When a pattern is imbedded in the sand, the latter is closely compressed all about it, and slightly adheres.
Fig. 182. Rapping and Draw Plate.
The molder is therefore in the habit of rapping the pattern gently in order to loosen it in the sand before attempting to draw it. If the pattern is not provided with a metal plate, the molder will drive the sharp point of a lifter into the wood and strike it alternately on opposite sides and at the same time use it to lift the pattern from the sand. This mars the pattern and will in time ruin it.
The rapping plate shown in Fig. 182 is a piece of thin metal 1/8 to 3/16 inch thick, inserted so that it is flush with the parting face of the pattern and is held by wood screws with countersunk heads. These plates are drilled and tapped for a 3/8-inch screw and should be the same for all patterns in the foundry so that one set of rods can be used interchangeably. The method of using is to screw the rod into the plate and rap it gently to and fro until the pattern has been loosened, when it may be lifted.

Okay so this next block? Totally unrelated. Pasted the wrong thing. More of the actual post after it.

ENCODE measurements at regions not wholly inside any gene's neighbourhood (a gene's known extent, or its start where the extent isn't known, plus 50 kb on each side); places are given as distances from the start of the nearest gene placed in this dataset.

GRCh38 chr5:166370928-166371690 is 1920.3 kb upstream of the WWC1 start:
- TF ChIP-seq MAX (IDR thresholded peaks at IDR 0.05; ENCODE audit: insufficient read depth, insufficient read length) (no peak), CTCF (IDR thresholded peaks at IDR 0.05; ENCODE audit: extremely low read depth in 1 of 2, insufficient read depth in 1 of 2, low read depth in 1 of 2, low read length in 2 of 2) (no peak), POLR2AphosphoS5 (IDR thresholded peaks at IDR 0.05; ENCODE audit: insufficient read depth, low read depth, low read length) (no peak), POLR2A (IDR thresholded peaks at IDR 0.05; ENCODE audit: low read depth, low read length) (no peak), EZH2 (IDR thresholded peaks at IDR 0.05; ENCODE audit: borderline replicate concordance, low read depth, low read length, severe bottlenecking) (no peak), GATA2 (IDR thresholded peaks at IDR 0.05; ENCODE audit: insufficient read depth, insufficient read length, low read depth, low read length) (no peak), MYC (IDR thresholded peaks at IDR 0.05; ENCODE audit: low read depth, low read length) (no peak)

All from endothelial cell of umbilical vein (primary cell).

The Acme key rapping plates, Fig. 183, are quickly attached to the pattern, the mortise being bored out with a bit.
For small patterns, one rapping plate will be sufficient and this should be so placed that the hole for the lifting rod comes directly over the center of gravity of the piece. This prevents tilting of the pattern as it is lifted from the sand. However, if there is a portion of the pattern away to one side of the center of gravity, which by its nature is liable to resist drawing more than the other side, the rapping plate should be located away from the center of gravity toward this side of the pattern so that in drawing the lift will be nearly over the resultant center of resistance. For medium-sized patterns, two rapping plates should be provided so that the pattern can be raised from two opposite sides. For still larger patterns three or four rapping plates are used, the object being to give such perfect control when drawing that there can be no tearing away of the sand.
Fig. 183. Key Draw Plate.